December 1, 2011 in Business

Renton chosen for new 737 aircraft production

Boeing, Machinists deal good news for state
By The Spokesman-Review
 
700 commitments

So far Boeing has lined up roughly 700 commitments for the more fuel-efficient 737 MAX from several airlines. Boeing has been conducting a review of potential sites for 737 MAX production since the company announced in August it would build a new-engine variant of the market-leading 737.

Ending months of speculation, Boeing on Wednesday announced it will base future production of the new 737 MAX aircraft in Renton, Wash.

State and area officials have worked months to persuade the company to keep production of the plane in Renton, where Boeing already completes final assembly of the current 737 airliner.

Spokane officials said they are delighted with the announcement and intend to get a piece of the action, including possibly landing a second production line for the new jet, expected to go into service in 2017.

Boeing said a deal between the company and the Machinists union was struck to ensure the aircraft is built in Renton, considered the top contender for the manufacturing work. Spokane never presented itself as a candidate for the main production facility, but officials here said the area has advantages that could streamline 737 MAX production.

Citing the area’s available land, workforce skills and infrastructure as assets to help Boeing meet 737 demand, a coalition of area groups, including the Community Colleges of Spokane, the City of Spokane, Spokane County, Greater Spokane Inc. and Spokane International Airport, plan to submit a proposal to Boeing next year, said Larry Krauter, the airport executive director.

That proposal has two targets, he said: to recruit Boeing to add a secondary production site in Spokane if it needs more capacity than Renton provides; and to recruit one or more suppliers of equipment and components for the 737 MAX.

If nothing else, Boeing might consider using a Spokane site as a secondary drop-off site for component assembly before the aircraft are hauled to Renton for final assembly, said Krauter.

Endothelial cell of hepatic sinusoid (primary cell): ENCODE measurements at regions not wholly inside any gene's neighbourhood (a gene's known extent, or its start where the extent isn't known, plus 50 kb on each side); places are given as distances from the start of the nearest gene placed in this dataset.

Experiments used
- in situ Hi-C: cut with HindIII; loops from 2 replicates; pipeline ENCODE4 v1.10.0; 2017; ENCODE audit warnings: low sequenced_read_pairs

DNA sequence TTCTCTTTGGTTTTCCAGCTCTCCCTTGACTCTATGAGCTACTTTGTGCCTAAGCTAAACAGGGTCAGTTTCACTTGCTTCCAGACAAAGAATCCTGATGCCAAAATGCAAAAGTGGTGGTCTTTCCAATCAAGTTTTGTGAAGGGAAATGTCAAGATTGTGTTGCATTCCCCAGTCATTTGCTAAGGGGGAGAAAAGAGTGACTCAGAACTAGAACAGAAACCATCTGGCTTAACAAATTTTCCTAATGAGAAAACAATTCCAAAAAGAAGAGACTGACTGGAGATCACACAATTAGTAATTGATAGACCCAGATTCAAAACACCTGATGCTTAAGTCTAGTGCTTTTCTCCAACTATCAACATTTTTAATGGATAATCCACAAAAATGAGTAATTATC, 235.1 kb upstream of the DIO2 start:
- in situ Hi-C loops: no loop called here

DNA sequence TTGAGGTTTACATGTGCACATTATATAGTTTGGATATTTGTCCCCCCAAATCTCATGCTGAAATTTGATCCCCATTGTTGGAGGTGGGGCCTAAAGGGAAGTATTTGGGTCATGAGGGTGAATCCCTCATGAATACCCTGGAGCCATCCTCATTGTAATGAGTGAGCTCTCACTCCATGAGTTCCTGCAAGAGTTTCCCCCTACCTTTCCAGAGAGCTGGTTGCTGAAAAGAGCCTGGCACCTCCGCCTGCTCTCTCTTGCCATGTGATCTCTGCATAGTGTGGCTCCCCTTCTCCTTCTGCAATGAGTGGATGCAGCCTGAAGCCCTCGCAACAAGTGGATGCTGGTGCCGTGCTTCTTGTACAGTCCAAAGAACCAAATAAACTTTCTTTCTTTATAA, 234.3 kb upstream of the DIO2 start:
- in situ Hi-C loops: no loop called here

Washington Gov. Chris Gregoire is seeking close to $10 million from the Legislature to enhance Washington’s aerospace industry. Most of that is for job training, education, and transportation.

The aircraft industry accounts for at least 89,000 direct jobs in Washington, with many production salaries ranging from $81,000 to $91,000 per year, according to Tayloe Washburn, the governor’s senior adviser on aerospace development.

Greater Spokane Inc. President Rich Hadley said it made obvious sense for the Spokane coalition to underline the more than 80 aerospace-related companies in this area that are tied in some way to airplane manufacturing.

Hadley said Boeing may very well look seriously at a second production site in the state if it discovers Renton can’t make as many 737s as its orders require. Statements by Boeing union members indicate they plan to produce about 42 of the 737 MAX aircraft per month in Renton.

“If that number goes to around 60, Boeing may well consider a second production site,” he said. At the least, Spokane can target a “tier-one” parts supplier for Boeing to consider relocating to Spokane, Hadley added.

Krauter said Spokane’s airport has extensive land and untapped transportation resources for expanded aerospace production. He said sites on the west and south ends of the airport have been designated as locations for possible expansion and recruitment.

Gregoire hailed the contract agreement as good for the state, the company and the Machinists.

“If you can do it in the current configuration, great,” Gregoire said. If not, the state had other locations Boeing should consider. “For me, Spokane always was an option … if the footprint in Renton wasn’t sufficient.”

The state also has some 650 aerospace manufacturers, including some in Spokane that will benefit from the expansion in Renton, she said. “This is a good day for all of those suppliers in Spokane.”

Staff writer Jim Camden contributed to this story.

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